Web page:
The street that leads to the port of this strategic city in western Libya is known as the road of death. Dozens have been killed here as Moammar Gaddafi’s forces battle to retake the area’s only lifeline.

Misurata has been besieged for two months, and its residents are trying to flee, unable to cope with the terror of life amid random shelling and daily killings. Gaddafi is fighting hard to regain this rebel holdout, which is just east of Tripoli.

Misurata, a relatively wealthy merchant town with an estimated 500,000 people, stands between Tripoli and Gaddafi’s home town of Sirte. Rebel control of the city forces his fuel supply trucks to go through the mountains in a costly loop. It also undermines his assertion that the east is alone in its opposition to his rule.

Residents and doctors say the past two days were agony as rockets and artillery fire barraged the port. The death toll across Misurata on Sunday was 17, the highest since the first two weeks of fighting in late February.

Hikma hospital, a private facility that has become a makeshift trauma center, was sprayed with bullets Sunday, but doctors continued to work.

“The international community has to assume responsibility,” said Khaled Abu Falgha, head of the hospital’s medical team in Misurata. “I see civilians dying every day.”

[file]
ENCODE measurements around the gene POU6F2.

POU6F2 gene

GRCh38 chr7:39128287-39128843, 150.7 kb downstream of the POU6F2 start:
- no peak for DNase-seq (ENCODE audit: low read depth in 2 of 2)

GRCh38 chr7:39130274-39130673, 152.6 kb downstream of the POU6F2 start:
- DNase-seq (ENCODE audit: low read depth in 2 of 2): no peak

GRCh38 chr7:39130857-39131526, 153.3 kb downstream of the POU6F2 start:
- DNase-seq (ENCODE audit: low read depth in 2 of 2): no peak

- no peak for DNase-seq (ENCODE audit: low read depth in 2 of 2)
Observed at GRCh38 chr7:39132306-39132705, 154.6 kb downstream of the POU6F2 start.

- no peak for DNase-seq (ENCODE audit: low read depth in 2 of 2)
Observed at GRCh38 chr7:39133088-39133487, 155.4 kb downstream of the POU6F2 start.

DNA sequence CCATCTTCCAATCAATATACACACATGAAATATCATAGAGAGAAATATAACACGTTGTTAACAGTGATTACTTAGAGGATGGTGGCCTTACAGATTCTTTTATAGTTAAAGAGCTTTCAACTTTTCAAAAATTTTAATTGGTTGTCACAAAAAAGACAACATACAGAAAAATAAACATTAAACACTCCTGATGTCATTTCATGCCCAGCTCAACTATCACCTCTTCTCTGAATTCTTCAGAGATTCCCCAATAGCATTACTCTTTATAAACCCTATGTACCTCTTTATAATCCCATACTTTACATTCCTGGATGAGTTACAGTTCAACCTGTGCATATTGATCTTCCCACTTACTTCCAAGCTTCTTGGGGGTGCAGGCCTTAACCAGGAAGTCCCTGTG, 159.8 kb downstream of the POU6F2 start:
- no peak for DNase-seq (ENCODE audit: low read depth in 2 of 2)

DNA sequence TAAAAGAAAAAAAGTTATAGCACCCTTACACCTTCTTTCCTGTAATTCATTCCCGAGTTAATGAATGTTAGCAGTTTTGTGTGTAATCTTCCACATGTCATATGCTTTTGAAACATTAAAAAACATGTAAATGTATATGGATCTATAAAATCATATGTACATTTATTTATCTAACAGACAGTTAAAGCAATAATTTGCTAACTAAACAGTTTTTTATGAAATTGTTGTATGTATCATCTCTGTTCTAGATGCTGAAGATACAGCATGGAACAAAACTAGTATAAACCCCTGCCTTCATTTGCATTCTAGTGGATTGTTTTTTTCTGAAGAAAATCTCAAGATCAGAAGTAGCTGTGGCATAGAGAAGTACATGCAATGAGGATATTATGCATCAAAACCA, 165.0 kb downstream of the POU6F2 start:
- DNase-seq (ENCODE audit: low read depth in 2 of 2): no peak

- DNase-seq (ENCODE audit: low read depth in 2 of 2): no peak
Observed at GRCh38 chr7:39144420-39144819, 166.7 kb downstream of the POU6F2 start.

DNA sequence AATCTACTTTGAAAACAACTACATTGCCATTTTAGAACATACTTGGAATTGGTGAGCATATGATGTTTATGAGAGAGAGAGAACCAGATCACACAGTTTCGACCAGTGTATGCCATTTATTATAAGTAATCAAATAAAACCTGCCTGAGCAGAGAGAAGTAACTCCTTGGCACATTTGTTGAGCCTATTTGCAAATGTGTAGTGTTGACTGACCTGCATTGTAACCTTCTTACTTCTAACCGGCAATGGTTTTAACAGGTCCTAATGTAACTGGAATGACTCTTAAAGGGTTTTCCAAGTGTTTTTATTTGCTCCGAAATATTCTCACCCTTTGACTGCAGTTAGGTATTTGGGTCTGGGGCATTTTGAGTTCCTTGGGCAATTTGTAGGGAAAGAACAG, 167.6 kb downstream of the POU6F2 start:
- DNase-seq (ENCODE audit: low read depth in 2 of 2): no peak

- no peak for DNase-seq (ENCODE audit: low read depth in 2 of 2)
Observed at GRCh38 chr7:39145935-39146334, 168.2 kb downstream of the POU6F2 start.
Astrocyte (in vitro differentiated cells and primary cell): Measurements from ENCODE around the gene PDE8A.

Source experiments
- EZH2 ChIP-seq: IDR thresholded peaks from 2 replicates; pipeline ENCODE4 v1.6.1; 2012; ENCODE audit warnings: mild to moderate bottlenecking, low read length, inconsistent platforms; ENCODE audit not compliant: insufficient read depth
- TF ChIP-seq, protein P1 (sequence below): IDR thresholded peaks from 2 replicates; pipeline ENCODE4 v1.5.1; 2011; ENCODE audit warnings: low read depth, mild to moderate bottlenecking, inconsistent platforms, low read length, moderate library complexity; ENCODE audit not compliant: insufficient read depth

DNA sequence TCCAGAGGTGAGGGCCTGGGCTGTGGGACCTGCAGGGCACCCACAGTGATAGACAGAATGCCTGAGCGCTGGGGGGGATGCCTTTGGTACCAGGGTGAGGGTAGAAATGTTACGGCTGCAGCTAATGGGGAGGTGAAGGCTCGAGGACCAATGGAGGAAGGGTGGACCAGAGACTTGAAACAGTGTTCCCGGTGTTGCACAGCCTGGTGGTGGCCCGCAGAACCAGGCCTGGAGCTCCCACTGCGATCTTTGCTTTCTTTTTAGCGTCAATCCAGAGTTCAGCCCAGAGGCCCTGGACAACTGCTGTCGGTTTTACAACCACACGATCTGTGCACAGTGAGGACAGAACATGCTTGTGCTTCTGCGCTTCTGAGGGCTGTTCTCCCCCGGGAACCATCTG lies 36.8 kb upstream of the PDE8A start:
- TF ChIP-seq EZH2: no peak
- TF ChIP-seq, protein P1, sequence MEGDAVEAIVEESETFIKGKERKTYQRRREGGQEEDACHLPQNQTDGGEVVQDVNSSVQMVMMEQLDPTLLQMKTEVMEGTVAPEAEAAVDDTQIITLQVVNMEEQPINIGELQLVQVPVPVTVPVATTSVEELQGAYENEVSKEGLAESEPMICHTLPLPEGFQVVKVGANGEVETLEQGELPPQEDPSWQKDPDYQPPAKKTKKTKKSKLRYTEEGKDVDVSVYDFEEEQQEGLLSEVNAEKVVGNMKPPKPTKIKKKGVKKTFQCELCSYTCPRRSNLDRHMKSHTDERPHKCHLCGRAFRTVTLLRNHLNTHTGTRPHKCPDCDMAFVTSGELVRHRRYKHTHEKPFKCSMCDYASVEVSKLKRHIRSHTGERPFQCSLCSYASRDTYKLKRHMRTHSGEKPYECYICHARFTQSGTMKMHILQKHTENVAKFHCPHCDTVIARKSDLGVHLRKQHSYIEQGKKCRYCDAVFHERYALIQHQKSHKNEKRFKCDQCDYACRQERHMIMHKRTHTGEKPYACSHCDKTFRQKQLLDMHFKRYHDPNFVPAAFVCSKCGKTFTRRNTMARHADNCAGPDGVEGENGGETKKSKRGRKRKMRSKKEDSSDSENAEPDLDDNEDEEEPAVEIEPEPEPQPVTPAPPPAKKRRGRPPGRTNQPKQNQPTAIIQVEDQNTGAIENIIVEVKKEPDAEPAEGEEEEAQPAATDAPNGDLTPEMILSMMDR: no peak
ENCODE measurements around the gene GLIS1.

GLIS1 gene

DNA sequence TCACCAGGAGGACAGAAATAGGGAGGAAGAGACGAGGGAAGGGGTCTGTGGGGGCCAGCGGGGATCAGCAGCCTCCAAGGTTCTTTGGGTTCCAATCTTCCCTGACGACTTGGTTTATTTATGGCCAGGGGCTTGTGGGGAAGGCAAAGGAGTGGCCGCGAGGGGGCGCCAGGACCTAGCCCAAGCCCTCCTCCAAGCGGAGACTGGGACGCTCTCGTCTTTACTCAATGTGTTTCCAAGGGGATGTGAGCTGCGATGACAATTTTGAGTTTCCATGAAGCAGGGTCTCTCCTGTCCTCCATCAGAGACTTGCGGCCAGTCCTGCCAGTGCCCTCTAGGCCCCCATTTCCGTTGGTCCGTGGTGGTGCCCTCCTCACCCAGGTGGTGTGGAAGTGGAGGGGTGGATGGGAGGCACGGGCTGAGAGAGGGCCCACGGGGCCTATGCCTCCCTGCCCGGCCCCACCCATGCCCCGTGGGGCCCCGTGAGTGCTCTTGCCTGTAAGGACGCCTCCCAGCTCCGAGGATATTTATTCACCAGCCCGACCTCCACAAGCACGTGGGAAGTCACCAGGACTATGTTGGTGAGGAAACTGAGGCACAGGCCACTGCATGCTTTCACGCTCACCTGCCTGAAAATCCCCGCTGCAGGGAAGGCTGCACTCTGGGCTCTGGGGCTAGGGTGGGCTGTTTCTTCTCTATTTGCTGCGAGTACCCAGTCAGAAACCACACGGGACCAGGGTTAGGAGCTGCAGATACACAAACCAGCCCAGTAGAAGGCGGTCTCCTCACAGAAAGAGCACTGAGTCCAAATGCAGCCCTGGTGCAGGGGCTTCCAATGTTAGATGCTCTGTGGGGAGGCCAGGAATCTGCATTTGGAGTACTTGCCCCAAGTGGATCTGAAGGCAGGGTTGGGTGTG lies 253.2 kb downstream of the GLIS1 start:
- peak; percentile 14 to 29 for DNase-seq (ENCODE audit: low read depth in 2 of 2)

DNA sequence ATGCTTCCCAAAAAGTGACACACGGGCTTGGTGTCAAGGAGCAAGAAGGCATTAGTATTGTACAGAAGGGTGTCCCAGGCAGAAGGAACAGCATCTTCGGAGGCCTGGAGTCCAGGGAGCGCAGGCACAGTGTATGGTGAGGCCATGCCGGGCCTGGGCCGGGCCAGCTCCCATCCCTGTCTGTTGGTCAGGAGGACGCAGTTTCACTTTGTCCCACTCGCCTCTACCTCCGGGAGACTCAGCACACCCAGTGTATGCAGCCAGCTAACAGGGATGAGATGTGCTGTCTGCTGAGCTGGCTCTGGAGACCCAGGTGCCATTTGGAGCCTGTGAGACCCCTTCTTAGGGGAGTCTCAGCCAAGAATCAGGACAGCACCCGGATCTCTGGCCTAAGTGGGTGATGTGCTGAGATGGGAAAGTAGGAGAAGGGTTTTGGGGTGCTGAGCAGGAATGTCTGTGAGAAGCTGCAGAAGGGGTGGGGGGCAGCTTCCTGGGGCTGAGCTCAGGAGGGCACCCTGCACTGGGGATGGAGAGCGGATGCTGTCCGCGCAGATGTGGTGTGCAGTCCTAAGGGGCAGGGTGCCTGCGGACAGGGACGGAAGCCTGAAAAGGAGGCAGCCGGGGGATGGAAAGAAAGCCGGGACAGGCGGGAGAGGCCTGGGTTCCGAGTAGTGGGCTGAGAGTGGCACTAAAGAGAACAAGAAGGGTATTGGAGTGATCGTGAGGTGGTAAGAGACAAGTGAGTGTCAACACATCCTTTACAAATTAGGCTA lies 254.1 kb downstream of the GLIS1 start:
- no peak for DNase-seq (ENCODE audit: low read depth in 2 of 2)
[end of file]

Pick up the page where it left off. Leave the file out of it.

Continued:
One of the wounded on Sunday was a 10-year-old boy named Mohammed. He lay unconscious in the intensive care unit, shot to the head. The only sound was the beeping of heart monitors.

In the past week, many victims have lost limbs because of cluster bombs, Abu Falgha said. Since the start of the conflict, the hospital has recorded at least 300 fatalities. He said the overall death toll is probably closer to 1,000. At least 3,000 have been wounded, he said.

“Eighty percent of the dead are civilians,” he said, exhausted from his 24-hour days, which are broken up by small naps on a cot in the hallway.

The deaths, injuries and food shortages have left residents begging for international help. NATO planes fly above, but the echoes of artillery fire through the city are far more common than the sound of airstrikes.

The International Organization for Migration has made two runs to evacuate residents and bring in supplies. The 132-member group has cobbled together the funding for another run as humanitarian conditions in the city worsen, said Jeremy Haslam, who leads the Misurata mission.

“If we’re going to protect civilians, there needs to be more emphasis on the humanitarian assistance,” he said.

The city’s streets are full of the signs of urban warfare. Barriers are fashioned out of large pieces of water pipe and filled with sand to protect checkpoints. The city’s main road is hotly contested.

Pro-Gaddafi towns surround the city, and the only help Misurata residents receive comes from the sea.

Ali Hannoush, a rebel fighter and guard at the port, said that he has lived in fear for 60 days. He pointed out the gnarled cargo crates of chocolate and chewing gum that were hit by rockets.

“For every Gaddafi soldier we kill, we lose three or four of our fighters,” he said. “We’ve suffered since the beginning.”

But he said he is determined to stay and fight.

“We can’t leave,” he said. “If we leave, who will protect the city?”